A projector that can do an 800:1 checkerboard versus a projector that can do a 100:1 checkerboard will show visual improvements in other images; but the checkerboard itself will look about the same.
So the 8X8 checkerboard test is a useful measure even if you can't see the difference yourself in the actual checkerboard shown. The problem with Checkerboard testing is that it requires a near perfect room or for the screen to be covered with black velvet (the later is sometimes called the Putman method)
To actually see the difference that an 800:1 ANSI projector can achieve versus a 100:1, you need to use an image that doesn't throw so much light on the screen. About two years ago, I created a very simple image to show the difference. It is a 128x72 white pixel square in a 1280X720 black image (it is thus 1% white). I called it the "AVS Contrast Test"
compared to a completely black image: http://mrwigggles.250free.com/1280_black.jpg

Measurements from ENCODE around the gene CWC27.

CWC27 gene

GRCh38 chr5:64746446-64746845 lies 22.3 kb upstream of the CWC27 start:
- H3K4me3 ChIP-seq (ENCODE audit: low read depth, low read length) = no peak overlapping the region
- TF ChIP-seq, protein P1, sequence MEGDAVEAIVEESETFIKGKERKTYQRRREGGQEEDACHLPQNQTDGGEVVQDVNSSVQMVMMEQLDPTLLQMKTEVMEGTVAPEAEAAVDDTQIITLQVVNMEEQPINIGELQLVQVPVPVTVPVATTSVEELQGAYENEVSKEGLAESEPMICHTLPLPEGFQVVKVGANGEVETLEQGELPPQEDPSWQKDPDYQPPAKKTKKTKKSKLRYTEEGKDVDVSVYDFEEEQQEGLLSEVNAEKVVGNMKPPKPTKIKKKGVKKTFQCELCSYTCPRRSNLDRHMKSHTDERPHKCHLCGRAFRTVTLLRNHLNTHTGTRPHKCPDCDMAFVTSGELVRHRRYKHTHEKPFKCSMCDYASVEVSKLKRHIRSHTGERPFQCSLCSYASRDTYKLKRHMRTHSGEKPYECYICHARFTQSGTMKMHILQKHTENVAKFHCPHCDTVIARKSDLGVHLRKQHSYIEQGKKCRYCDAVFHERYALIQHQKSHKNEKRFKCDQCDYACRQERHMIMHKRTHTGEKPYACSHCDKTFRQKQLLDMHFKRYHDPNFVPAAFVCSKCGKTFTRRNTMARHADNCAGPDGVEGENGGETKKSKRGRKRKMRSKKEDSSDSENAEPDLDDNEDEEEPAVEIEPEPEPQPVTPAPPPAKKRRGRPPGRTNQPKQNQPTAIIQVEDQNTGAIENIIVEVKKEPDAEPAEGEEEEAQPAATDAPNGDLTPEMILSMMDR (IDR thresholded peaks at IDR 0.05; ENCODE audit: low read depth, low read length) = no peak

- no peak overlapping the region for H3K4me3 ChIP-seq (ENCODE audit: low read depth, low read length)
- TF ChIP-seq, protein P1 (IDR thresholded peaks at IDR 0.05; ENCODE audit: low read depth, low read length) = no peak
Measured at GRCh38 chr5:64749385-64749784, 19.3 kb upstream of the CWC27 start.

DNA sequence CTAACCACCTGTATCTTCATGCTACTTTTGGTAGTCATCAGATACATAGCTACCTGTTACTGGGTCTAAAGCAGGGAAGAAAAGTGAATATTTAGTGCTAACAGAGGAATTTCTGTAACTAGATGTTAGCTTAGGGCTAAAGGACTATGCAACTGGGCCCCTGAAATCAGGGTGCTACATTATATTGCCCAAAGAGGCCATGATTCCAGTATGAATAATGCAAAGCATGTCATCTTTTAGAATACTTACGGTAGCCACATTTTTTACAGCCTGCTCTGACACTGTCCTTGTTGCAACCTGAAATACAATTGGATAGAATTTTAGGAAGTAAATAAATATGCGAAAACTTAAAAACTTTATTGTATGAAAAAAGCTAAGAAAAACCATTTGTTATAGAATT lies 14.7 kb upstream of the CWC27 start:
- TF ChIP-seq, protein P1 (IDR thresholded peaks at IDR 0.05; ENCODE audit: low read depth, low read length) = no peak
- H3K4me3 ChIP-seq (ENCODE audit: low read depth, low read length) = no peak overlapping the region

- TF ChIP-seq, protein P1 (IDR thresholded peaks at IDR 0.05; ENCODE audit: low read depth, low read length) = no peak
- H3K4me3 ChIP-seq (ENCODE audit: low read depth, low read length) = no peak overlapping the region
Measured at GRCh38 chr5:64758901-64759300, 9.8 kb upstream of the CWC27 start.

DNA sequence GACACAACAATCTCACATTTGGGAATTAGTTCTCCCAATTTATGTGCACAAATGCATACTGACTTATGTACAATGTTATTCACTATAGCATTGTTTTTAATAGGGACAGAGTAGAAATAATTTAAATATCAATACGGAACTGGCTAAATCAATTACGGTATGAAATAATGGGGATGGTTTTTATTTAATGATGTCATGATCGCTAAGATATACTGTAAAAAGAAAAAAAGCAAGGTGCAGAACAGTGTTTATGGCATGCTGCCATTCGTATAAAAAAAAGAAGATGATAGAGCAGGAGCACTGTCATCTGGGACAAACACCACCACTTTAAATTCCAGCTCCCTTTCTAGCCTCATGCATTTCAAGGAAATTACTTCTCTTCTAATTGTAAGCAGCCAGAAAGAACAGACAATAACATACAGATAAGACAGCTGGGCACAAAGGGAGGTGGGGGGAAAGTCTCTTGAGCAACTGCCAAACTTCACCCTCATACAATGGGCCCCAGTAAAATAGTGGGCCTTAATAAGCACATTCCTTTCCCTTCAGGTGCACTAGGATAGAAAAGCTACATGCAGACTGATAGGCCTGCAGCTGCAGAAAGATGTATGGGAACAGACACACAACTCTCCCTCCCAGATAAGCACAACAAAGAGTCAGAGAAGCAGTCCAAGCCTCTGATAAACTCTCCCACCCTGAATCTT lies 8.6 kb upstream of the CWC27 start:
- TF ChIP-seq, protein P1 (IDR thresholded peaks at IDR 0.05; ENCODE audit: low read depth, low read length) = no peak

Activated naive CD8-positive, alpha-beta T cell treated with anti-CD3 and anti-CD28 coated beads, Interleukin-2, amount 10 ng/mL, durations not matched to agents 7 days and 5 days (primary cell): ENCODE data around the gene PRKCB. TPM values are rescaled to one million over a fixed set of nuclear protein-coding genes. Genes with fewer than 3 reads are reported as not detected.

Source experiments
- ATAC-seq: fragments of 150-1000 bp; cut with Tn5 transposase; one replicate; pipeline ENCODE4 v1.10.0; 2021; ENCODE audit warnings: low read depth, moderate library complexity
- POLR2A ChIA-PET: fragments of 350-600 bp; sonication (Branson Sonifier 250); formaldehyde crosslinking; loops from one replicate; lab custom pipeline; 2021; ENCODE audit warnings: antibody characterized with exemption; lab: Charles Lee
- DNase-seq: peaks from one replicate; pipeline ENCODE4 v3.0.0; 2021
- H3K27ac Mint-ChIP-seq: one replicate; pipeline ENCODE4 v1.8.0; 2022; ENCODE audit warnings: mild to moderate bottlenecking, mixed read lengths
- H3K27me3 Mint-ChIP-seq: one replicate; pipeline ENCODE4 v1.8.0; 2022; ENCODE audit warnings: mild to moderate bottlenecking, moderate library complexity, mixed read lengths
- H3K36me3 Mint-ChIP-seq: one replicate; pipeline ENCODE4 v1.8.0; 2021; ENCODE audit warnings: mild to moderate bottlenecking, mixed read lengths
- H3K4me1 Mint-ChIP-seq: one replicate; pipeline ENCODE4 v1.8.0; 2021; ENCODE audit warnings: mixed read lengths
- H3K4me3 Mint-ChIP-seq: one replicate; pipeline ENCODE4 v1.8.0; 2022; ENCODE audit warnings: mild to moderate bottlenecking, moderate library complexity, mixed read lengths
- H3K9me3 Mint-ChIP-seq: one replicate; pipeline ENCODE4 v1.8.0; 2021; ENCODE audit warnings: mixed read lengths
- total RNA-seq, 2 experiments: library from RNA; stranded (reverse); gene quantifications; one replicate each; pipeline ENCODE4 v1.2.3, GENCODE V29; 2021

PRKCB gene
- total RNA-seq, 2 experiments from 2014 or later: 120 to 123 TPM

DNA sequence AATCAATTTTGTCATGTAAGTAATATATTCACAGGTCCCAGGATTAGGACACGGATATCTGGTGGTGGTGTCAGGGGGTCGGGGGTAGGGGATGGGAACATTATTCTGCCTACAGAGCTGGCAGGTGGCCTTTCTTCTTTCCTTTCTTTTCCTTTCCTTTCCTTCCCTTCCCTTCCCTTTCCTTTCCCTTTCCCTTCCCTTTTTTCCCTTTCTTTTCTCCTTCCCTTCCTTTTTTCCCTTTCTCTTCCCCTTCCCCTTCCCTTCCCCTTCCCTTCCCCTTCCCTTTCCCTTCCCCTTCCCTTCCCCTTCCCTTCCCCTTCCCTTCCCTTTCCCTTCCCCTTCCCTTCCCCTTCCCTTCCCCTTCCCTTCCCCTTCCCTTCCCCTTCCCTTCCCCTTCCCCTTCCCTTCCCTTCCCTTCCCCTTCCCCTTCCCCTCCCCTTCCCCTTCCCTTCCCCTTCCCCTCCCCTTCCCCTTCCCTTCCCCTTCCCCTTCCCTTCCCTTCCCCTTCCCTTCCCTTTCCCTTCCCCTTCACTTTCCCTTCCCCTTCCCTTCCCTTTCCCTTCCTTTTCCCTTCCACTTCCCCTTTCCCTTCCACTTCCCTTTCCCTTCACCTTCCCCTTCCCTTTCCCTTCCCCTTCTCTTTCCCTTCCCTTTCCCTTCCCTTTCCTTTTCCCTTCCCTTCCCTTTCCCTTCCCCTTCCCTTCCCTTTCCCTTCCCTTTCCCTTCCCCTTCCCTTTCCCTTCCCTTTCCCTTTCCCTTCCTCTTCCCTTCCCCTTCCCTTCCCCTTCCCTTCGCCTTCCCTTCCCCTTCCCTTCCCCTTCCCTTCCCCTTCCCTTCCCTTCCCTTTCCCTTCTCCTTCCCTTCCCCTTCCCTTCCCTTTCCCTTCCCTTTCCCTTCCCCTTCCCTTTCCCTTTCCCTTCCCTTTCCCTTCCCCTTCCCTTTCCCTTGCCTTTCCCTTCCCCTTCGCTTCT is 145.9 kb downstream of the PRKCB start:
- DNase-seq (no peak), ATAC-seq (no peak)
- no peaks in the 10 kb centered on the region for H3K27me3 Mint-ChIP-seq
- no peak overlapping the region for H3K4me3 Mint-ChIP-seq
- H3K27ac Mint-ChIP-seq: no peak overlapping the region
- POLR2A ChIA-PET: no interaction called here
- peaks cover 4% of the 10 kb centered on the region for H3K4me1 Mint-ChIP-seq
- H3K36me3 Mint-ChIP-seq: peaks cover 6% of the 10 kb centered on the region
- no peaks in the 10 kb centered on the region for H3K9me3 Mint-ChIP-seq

, you will see a big difference in how much light spill that little square makes. And with these images you can visually see the difference between an ANSI 800:1 projector and a 100:1 projector which might have been invisible in the actual ANSI test.
This simple image was mainly meant for visually spoting differences but you could measure with it as well. Take a reading in the center of the top left white square and then in bottom right corner and you will get an "AVS Contrast Ratio"
for your set-up . (I say "set-up" and not "projector" because some of your result will be based on your room.) A good "set-up" should do 800:1 or greater on this test. If you get less than 400:1, you might want to consider changing projectors or painting your walls to a darker color (or if you forgot to turn the room lights completely off, that might help.)
There might be better tests out there, but it is important to always use black and white in any hypothetical test image. "Dark Gray" squares or dots might seem like a better choice but you don't know how the projector's gamma curve is going to handle it. Also this image is a torture test for auto-iris projectors, the projector can't close the iris to improve the black without white square going down as well and thus reducing the ratio.
It's a stupid simple image test, but it works well.